As you can see below, Israel’s contribution to climate change is being followed and monitored, just as many other countries. Surely the data is going to be critiqued and skewed by climate change deniers but these naysayers should not be given the dignity of an educated response. They’re going to think what they want to think and deny the evidence in front of their faces no matter what the facts they’re presented with are. If these climate change deniers are given the amount of attention they want, the community of climate scientists will forever be busy answering their ignorant questions instead of focusing on the more important issues. In the end, impacts are going to be far more important than debate and rhetoric.
The science behind determining what has already happened is sure to be more reliable than theories about what is going to happen. Does this mean that we shouldn’t hypothesize about what we think could happen to the world if we don’t do anything about anthropogenic climate change? By no means! It’s important to study what has happened and learn about what could possibly happen. Quite possibly the most trusted source for information about future projections related to changing climate is the IPCC (Intergovernmental Panel on Climate Change). There is a lot of information available on the website but what you might find to be facinating is how vague a lot of the projections are for Europe and the Mediterranian. You’ll find many times that projections are followed by phrases like: “the evidence is mixed” or that the models “vary on both sides” (http://www.ipcc.ch/publications_and_data/ar4/wg1/en/ch11s11-3-2.html)
However, this is not to say that there aren’t any predictions being made for how various regions will be impacted by climate change. The most predominant tool used to support climate change is a trendline. The reason for this is that we can chart what has already been found and also make predictions about how climate change will progress. For example, see the graph below:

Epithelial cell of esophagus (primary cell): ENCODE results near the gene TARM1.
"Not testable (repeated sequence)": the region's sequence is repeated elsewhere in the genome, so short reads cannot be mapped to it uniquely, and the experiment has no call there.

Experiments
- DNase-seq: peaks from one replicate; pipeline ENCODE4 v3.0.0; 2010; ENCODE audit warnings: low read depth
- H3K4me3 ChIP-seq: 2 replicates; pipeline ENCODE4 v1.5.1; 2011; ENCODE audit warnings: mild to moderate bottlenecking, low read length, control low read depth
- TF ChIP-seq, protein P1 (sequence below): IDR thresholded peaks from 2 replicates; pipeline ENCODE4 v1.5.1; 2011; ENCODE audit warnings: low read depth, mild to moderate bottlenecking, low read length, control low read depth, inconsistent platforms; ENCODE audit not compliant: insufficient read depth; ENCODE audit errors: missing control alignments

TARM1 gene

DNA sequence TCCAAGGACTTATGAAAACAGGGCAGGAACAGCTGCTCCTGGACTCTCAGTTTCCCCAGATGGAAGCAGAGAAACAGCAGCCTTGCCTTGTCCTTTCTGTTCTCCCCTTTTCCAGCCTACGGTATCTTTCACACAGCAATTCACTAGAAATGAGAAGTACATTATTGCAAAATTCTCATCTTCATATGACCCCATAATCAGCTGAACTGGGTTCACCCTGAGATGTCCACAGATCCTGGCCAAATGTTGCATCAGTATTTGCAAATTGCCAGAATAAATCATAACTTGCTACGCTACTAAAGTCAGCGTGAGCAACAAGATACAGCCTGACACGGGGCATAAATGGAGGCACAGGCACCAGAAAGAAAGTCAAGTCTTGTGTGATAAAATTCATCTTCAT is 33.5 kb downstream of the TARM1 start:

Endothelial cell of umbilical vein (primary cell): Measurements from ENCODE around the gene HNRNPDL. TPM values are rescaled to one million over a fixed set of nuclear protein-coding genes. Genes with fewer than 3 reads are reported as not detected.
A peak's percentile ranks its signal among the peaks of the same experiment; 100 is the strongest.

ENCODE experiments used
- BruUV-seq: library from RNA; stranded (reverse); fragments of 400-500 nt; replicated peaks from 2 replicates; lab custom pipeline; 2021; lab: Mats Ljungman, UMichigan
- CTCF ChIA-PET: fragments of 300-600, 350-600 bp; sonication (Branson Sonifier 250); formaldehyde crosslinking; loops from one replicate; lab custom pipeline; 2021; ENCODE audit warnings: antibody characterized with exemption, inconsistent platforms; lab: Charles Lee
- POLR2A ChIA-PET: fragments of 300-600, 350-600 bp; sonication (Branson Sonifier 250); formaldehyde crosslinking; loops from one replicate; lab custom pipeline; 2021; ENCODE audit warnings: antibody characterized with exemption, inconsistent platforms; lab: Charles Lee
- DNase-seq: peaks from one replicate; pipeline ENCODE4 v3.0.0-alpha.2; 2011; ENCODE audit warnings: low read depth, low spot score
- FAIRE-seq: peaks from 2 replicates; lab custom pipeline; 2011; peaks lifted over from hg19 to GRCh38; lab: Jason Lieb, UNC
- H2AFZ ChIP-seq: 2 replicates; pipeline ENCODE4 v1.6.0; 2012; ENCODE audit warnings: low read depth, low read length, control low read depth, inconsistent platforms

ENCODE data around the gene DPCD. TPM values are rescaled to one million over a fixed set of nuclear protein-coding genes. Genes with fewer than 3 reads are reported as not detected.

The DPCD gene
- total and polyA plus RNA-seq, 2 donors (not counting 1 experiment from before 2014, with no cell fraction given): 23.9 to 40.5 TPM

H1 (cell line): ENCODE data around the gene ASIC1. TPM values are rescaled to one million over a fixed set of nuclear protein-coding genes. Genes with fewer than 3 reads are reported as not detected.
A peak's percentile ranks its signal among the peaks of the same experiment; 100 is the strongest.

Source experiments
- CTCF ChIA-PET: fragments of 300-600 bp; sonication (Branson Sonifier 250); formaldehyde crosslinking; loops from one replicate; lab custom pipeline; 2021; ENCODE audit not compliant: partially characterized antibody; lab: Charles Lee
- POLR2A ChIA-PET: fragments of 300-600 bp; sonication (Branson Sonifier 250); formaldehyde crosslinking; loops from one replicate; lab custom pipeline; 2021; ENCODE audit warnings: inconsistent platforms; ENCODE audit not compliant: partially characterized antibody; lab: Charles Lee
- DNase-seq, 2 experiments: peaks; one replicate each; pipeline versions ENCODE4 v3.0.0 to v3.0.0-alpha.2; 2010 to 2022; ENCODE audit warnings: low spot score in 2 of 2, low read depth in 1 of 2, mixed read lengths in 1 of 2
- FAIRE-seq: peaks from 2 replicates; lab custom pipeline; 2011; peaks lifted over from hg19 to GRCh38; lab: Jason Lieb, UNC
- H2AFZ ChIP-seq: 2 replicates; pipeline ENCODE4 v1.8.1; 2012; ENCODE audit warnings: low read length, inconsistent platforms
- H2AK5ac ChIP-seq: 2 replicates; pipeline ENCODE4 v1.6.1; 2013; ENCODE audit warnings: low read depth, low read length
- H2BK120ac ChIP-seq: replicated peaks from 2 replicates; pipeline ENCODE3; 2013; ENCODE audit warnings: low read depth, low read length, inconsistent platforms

As you can see the data goes well beyond what we actually know. It’s only the year 2012 but the graph goes up until 2100. These projections could not have been formulated if we didn’t have data from the past and present. However, the past and present give us reason to believe that these numbers might be accurate. It’s interesting to have projections so far in the future!
It is certain that many different countries are going to be impacted by anthropogenic climate change, some regions more than others. However, Asia is projected to be affected more than many others. Israel is in Asia. According to the intergovernmental panel on climate change, more than a billion people people in Asia could be “adeversely affected” by the 2050’s (http://www.ipcc.ch/publications_and_data/ar4/wg2/en/spmsspm-c-8-asia.html). This is because changes are expected in various regions throughout Asia. For instance, coastal regions are expected to be affected by increased flooding, which means that there will be more people that could be affected by diarrhoeal diseases that arise from an increase in flooding (ibid).
The reality of climate change affecting Asia is all too real. Here are just a few things the IPCC is highly confident about:
- Sea level rise
- “Significant losses to coastal ecosystems”
- “Increases in endemic morbidity and mortality due to diarrhoeal disease.”
All of the above are issues that could directly affect Israel. Israel is right on the coast of the Mediterranian, so it is vulnerable to sea level rise. Israel is not as at risk as some other countries because it is more economically prosperous than a lot of the countries that surround it. So it is less at risk for climate change to seriously affect it economically. No country is immune though. Being that Israel is such a small country surrounded by countries that don’t necessarily agree with their world view, they could be put at risk of military conflict if they were already hit with a natural disaster.
Luckily for Israel, they have the support of the United State, who has the strongest military in the world. Regardless, Israel should be even more aware of their the impacts that climate change could have on it because of how fragile the relations they have with their neighboring countries. Sure sea rise and increased diseases are scary but that is compacted with military threats from neighboring countries who would love to take advantage of their weakened state. Israel must be prepared. Not only for it’s environment but also for it’s safety.